By Ralph Blum
The slamming emotional impact of learning that you have cancer—that if it is untreated or defies control it may kill you—is difficult to describe, even when you have been though the shattering experience personally. At moments, you forget, and then truth floods your mind and emotions in a rush, and you are suddenly sick to your stomach with fear. Or the knowledge disrupts your sleep, leaves you starkly awake in the darkness, eyes wide open and staring at the ceiling, anguishing about those who depend on you, those who love you, need you. Everything is different. The world is a changed place. And regardless of what the “best authorities” will tell you, some sneaky, menacing part of you is convinced that the world may soon be going on without you. And that it can happen at any time. Because you have been sentenced, and the cancer will be your executioner.
What will you do? Face the music—howl, shudder and weep—and then get on with living? No, nothing of the sort. Actually, there are specific, positive actions you should take. In a previous blog, I described how to deal with the psychological impact of a cancer diagnosis and laid out eight basic rules to help cope with the fear and loss of control that invariably zap you when you are first diagnosed. In this blog I have made a short list of things you need to do in order to become empowered; in order to take back control of your life by adopting a strategy that will play a key role in your recovery. And right up front, let me tell you that acting “brave” or “keeping a stiff upper lip” is not anywhere on that list.
Start by doing the work. Educate yourself. Become an expert on prostate cancer. Learn everything you can about your disease and the various treatment options available to you, the possible side effects, the risks that accompany unwise delay of treatment In effect, become a knowledgeable partner with your doctors in making the best treatment decision for you.
Know the reasons—the pros and cons—for undergoing any test. In particular, make sure that you fully understand the nature of PSA tests, Gleason score, clinical stage and, therefore, your risk category so that you can make a fully informed treatment choice.
Be careful not to let statistics terrorize you. Some prostate cancer survivors I have met would advise you to ignore statistics in any form. You may be given various numerical tables and graphs detailing survival rates; do not feel compelled to read them! Statistics do not determine any individual’s outcome—including yours. As New York Times Science Editor Dana Jennings put it, “I am a person, not a statistic.”
Trust your instincts in selecting your doctor. Do not hesitate to fire any doctor—up to and including world-class specialists with huge reputations—if he or she makes you uncomfortable for any reason, including feeling their lack of sympathy. Choose and stay with doctors in whom you have confidence, and consent only to treatment that you believe in. Consult specialists in urology, oncology, and radiology who have state-of-the-art knowledge and equipment. And who, at the same time, are not “selling” their specialty.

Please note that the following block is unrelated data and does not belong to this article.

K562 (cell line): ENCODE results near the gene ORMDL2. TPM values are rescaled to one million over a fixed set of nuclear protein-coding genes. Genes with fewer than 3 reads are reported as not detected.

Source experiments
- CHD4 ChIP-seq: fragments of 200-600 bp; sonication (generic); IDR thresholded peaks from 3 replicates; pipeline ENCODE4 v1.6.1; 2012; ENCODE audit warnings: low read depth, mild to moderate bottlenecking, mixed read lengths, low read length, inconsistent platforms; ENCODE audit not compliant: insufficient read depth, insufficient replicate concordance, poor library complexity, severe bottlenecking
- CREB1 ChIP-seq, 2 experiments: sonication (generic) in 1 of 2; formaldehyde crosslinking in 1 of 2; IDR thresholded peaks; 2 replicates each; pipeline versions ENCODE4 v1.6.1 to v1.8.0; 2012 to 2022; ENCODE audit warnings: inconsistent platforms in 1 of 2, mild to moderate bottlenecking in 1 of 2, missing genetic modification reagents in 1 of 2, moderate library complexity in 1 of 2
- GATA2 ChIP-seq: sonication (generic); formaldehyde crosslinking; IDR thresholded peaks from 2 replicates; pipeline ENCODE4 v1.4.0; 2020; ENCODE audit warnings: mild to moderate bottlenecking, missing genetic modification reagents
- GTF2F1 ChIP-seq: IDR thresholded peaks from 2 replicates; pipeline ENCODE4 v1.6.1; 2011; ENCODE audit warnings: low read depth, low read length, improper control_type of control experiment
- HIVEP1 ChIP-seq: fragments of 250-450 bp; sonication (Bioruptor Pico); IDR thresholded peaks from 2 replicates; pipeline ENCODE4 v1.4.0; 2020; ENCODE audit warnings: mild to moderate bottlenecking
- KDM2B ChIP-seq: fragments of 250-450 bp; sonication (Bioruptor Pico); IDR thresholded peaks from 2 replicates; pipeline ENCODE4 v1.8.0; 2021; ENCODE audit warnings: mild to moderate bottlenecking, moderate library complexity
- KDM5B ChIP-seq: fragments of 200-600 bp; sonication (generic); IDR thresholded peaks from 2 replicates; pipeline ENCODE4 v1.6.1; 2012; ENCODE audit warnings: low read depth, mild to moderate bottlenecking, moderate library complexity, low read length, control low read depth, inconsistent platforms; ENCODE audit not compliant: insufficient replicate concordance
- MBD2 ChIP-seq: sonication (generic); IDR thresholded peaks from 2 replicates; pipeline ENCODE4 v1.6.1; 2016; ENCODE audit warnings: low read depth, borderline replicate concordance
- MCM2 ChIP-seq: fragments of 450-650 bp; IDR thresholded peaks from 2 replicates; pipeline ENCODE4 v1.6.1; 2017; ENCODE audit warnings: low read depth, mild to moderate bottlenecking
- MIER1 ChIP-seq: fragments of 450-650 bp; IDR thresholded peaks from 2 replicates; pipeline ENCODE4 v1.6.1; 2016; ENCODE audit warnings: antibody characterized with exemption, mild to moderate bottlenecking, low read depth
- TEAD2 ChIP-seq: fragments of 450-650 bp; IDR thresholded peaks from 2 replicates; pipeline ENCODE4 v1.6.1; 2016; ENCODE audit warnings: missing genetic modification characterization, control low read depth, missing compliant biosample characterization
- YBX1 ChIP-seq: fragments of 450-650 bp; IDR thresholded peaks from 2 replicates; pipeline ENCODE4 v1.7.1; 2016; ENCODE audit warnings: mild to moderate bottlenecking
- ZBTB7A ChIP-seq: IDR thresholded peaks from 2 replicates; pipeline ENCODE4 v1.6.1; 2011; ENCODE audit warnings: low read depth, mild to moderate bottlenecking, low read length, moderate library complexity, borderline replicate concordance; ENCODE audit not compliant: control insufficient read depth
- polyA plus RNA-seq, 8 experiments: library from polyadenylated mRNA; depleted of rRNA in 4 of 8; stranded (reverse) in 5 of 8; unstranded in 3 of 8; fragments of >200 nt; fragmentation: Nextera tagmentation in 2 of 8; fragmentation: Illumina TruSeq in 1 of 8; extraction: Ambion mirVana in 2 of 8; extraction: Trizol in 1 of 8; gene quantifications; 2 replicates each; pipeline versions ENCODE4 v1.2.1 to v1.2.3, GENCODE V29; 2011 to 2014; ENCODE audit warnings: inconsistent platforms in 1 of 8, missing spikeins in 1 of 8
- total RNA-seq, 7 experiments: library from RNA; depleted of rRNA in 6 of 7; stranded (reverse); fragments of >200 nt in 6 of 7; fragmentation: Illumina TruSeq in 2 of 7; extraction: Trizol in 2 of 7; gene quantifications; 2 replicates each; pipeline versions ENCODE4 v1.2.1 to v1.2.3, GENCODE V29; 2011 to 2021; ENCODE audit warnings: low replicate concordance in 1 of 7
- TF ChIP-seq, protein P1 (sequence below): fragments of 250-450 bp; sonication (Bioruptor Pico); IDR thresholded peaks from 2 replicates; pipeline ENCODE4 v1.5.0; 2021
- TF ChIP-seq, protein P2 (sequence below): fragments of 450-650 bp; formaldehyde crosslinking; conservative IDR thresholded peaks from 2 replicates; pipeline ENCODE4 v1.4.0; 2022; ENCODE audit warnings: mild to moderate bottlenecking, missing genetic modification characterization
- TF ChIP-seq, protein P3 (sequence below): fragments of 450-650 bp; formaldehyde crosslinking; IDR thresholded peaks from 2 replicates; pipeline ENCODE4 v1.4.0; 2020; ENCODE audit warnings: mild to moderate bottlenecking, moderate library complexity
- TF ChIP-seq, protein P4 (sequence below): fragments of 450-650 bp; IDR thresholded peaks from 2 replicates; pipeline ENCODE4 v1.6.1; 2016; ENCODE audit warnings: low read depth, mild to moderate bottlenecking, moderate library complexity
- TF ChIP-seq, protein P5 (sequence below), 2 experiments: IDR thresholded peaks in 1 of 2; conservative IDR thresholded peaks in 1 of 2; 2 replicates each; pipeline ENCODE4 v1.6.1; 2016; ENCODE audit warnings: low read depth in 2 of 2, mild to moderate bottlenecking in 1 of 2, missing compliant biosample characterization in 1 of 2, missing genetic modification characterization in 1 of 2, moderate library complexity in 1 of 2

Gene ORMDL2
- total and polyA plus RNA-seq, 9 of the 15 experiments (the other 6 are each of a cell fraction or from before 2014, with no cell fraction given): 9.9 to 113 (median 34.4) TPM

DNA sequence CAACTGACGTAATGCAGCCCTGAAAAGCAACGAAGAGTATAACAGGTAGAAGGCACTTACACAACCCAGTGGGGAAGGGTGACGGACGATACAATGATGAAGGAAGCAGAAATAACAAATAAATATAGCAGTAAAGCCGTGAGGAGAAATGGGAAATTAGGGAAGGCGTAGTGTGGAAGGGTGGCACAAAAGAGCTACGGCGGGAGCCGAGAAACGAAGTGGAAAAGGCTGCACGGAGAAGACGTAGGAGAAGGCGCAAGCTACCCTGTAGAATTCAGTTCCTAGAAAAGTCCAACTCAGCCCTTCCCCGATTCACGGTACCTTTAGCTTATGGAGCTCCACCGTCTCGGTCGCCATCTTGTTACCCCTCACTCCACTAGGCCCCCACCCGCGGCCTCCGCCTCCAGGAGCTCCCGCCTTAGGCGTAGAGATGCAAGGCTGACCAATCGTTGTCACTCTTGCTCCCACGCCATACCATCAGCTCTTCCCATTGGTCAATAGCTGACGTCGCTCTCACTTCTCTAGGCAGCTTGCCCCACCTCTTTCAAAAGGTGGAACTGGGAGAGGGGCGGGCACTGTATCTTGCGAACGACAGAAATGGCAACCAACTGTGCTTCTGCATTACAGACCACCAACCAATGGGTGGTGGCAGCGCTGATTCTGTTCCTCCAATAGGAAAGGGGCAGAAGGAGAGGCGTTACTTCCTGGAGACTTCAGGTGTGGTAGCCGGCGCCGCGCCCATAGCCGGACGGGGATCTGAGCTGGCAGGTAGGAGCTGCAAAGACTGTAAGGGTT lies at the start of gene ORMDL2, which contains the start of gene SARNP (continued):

Obtain copies of all your medical records so that you have them for your own understanding, and also to provide them for any specialist you consult. These would include PSA test results, urologist’s notes and reports, biopsy pathology report, written reports and digital copies of any scans, and reports on any of your current other medical conditions.
Do the no-brainer stuff. Adopt and maintain a healthy lifestyle: eat a nutritious diet (with recommended supplements) and obtain sufficient exercise. Like it or not, sweatis a formidable supplement! Boost the quality of your lifestyle and, Scout’s honor, you will not only feel better, more in control, you will actually improve your chances of a good long-term outcome.
And most important, create a supportive environment around you. Surround yourself with positive, optimistic people—both friends and medical professionals—who are convinced that you will get well. And in order to be in touch with others who have survived what you are facing, find a good support group. Behave the way you would knowing you still have a long time to live.
Add all of this together and you have a beginner’s course called “Strategy for Self-Empowerment 101”—a course I have yet to see taught in even the best medical schools!
About Ralph Blum (1932-2016):
Ralph H. Blum was a cultural anthropologist and author, graduated Phi Beta Kappa from Harvard University with a degree in Russian Studies. His reporting from the Soviet Union, the first of its kind for The New Yorker (1961—1965), included two three-part series on Russian cultural life. He wrote for various magazines, among them Reader’s Digest, Cosmopolitan, and Vogue. Blum has published three novels and five nonfiction books. He lived with prostate cancer, without radical intervention, for twenty years.